There are so many reasons to use commas! They’re like the salt and pepper of writing, right? Well, actually, not quite. There is a time and a place for each comma. Use this brief guide to identify your case and get the details on how to jot down those commas like a pro! Getting the details right can make the difference between mediocre writing and exceptional work.
- E.g.) I’m studying English, and I’m also practicing my writing skills.
- Simply place a comma at the end of the first sentence, and then the conjunction before the second sentence. (for, and, nor, but, or, so)
- E.g.) I want to travel because I love seeing new places.
- Do not place a comma before subordinating conjunctions. (after, although, as, because, before, even though, if, since, though, unless, until, when, whenever, whereas, wherever, and while)
- E.g.) I called my friend to make plans and told her about everything that happened recently.
- Do not place a comma before the conjunction in a compound predicate. If there is no new independent clause after the conjunction (noun + verb) then most likely there should not be a comma either.
- E.g.) If the weather is nice, we’ll go for a picnic.
- Introductory phrases are separated from the independent clause with a comma.
- E.g.) “Hey, what are you doing?”
- If at the beginning of a sentence, the interrupter should be separated from the independent clause with a comma.
- E.g.) “I really think you should talk to him, all the same.”
- If at the end of a sentence, place a comma before the phrase.
- E.g.) “The fastest route, as you know, is to go over the bridge.”
- If in the middle of a sentence, place commas both before and after.
- E.g.) State senator Smith went to Washington.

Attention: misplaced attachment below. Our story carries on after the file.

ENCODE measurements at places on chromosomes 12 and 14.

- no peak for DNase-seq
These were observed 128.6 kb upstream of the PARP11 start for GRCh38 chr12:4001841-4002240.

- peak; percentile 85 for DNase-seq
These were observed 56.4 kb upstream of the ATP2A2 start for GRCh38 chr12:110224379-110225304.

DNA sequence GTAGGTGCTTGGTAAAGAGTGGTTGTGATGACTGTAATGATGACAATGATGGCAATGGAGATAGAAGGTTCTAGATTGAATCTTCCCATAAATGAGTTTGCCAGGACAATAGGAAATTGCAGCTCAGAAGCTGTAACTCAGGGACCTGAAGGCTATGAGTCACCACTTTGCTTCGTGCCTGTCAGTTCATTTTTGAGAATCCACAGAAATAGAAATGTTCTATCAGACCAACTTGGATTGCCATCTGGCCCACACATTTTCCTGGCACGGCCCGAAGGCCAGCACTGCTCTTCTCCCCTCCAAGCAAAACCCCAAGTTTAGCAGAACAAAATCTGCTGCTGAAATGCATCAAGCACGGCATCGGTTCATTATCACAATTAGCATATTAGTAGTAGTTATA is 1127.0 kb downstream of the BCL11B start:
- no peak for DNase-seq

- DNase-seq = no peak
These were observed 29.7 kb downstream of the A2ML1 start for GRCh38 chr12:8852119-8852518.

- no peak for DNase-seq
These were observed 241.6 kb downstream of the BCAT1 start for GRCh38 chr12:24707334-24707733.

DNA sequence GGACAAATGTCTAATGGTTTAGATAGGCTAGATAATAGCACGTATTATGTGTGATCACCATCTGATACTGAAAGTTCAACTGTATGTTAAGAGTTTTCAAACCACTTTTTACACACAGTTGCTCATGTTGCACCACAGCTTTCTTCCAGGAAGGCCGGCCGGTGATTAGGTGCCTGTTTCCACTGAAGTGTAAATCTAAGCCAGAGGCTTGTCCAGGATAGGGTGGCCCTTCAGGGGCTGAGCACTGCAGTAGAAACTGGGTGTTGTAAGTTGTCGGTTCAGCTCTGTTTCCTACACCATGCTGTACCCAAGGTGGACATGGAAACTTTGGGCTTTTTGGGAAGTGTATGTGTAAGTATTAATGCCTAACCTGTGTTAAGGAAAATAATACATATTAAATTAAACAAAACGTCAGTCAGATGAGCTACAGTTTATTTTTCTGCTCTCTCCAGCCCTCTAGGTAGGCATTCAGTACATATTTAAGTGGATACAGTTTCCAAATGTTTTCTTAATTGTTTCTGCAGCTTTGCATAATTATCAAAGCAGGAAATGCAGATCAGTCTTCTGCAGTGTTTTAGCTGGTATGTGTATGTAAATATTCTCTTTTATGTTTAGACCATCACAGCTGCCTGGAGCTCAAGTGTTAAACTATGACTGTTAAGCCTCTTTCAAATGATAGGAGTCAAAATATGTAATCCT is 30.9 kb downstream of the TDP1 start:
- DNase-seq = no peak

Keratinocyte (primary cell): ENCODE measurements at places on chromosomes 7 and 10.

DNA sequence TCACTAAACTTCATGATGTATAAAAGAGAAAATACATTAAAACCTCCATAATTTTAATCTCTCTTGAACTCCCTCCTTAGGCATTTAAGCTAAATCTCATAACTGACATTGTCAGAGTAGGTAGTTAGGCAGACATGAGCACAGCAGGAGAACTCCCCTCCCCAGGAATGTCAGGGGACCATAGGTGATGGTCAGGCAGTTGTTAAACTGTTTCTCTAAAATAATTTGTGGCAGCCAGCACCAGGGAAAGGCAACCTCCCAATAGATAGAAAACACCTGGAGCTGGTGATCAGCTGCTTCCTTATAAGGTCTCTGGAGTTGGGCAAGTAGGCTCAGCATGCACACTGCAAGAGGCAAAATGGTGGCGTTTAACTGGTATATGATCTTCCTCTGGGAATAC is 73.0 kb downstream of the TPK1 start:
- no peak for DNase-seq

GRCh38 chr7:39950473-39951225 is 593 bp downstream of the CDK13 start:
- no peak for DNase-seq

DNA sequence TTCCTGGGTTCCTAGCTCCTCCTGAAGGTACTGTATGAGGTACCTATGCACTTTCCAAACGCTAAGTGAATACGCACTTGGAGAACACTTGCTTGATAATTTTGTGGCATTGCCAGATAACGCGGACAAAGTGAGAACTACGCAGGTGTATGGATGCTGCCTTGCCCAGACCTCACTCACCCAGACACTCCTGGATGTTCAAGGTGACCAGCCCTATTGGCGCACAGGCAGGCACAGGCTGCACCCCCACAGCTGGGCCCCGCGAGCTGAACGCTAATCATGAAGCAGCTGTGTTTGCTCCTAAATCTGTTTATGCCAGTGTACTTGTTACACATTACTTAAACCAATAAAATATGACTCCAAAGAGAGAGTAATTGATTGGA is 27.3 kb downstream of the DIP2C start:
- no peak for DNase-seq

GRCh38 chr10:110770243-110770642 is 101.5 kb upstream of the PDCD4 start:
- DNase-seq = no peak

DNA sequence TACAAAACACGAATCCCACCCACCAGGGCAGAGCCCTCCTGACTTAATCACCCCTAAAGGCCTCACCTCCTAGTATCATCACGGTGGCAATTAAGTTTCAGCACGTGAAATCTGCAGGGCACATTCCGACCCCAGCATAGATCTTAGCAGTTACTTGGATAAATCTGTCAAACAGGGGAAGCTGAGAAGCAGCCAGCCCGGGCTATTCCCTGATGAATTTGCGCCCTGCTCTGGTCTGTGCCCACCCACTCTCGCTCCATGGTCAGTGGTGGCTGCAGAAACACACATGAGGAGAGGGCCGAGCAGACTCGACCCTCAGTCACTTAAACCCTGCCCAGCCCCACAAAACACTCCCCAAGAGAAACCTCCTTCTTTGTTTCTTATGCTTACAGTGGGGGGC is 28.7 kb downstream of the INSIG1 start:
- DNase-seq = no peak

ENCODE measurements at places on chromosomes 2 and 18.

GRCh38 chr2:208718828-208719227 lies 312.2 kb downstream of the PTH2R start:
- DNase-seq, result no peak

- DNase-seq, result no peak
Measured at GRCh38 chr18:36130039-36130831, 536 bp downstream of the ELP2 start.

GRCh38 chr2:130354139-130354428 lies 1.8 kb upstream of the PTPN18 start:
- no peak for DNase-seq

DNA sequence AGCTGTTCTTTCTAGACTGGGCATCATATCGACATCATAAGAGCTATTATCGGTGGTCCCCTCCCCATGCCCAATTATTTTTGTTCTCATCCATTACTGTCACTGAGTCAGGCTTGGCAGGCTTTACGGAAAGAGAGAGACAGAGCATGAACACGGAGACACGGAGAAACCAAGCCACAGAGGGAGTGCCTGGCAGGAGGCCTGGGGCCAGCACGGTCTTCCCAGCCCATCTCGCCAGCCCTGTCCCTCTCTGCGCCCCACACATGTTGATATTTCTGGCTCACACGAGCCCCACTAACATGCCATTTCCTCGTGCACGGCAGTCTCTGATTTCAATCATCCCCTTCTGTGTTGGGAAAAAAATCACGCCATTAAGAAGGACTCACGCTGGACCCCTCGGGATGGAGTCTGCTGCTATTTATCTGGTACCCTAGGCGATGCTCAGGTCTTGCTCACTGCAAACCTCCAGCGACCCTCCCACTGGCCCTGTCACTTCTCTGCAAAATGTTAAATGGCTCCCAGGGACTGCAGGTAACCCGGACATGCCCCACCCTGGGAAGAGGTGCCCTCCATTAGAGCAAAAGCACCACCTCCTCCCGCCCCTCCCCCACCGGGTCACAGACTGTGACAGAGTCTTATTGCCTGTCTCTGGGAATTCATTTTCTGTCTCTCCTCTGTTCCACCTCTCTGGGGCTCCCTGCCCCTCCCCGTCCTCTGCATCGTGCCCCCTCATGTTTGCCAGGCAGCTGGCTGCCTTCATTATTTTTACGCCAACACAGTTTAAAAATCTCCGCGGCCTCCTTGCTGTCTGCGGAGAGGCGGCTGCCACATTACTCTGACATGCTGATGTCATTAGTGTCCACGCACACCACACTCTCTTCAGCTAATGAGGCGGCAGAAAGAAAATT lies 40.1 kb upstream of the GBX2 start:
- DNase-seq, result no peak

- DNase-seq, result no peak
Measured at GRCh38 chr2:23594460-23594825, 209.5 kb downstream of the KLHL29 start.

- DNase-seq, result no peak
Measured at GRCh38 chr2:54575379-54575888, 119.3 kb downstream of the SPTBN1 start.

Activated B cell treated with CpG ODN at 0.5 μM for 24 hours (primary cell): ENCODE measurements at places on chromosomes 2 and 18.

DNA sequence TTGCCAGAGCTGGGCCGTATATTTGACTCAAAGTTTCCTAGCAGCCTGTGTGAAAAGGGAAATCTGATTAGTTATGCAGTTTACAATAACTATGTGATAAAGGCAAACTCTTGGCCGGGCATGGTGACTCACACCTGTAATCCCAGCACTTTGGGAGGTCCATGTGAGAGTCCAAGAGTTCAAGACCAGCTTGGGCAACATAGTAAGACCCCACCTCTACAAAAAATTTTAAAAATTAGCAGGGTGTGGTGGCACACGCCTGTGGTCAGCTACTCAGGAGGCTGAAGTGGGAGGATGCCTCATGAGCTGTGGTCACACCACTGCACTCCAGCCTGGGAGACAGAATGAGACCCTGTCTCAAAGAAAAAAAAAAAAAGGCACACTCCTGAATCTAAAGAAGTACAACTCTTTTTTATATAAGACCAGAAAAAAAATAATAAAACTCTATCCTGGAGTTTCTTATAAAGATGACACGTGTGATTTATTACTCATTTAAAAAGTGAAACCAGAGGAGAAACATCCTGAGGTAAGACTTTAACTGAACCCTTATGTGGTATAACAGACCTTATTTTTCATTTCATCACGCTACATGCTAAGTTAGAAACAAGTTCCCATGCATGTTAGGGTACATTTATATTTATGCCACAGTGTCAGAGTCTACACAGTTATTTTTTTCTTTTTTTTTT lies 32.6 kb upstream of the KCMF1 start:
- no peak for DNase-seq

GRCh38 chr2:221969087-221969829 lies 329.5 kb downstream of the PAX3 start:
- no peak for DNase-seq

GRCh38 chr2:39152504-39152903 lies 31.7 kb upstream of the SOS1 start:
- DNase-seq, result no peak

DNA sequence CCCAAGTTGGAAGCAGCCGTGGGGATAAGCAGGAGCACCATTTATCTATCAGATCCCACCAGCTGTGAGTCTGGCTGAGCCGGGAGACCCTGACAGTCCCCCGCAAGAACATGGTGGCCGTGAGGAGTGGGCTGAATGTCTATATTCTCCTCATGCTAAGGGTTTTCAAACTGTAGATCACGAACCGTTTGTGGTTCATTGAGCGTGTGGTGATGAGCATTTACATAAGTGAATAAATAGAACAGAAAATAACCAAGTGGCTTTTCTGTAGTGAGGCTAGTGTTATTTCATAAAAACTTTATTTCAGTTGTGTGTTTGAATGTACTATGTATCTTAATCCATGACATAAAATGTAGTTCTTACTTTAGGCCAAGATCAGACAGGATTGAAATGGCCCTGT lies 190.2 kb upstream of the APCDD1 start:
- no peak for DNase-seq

- E.g.) I saw my friend, Kat, on the way to school.
- If the appositive is restrictive, do not use commas. If it is non-restrictive, offset it with commas on both sides.
- E.g.) The balloon that floated away was pearl red.
- E.g.) The festival in the park, which attracted many visitors, was so cheerful.
- If the relative clause is restrictive, do not use commas. If it is non-restrictive, offset it with commas on both sides.
- E.g.) The map including the whole route was the most useful.
- E.g.) Graded material, including your essays, will be turned in weekly.
- If the example phrase is restrictive, do not use commas. If it is non-restrictive, offset it with commas on both sides.
- E.g.) There are four seasons (i.e., spring, summer, fall, and winter).
- E.g.) There are four seasons, i.e., spring, summer, fall, and winter.
- The abbreviations i.e. and e.g. are both always immediately followed by a comma. These phrases may also follow the rules of interrupters if written without parentheses.
- E.g.) I checked out a book, a movie, and a CD from the library.
- The comma rules for lists are quite detailed depending on the format of the list, so it’s best to check the full explanation linked by the “Lists” title above. In general, list items are separated by commas, using or omitting the final oxford comma at the discretion of the author.
- E.g.) Max whispered, “He doesn’t know I’m here yet.”
- E.g.) “I really want to know,” Sally exclaimed, “how to find the answer!”
- E.g.) The label read “do not open”, but she just couldn’t stand the suspense.
- The comma rules for quotations also depend heavily upon the format of the quoted phrase, so be sure to check the full article. Formatting differs between American and British English, but (as per British rules) generally you should only include a comma inside closing quotation marks if the comma was present in the original statement as well. For dialogue, a comma often precedes quoted text and also marks the end of it (inside the quotation marks) if the attribution comes after.
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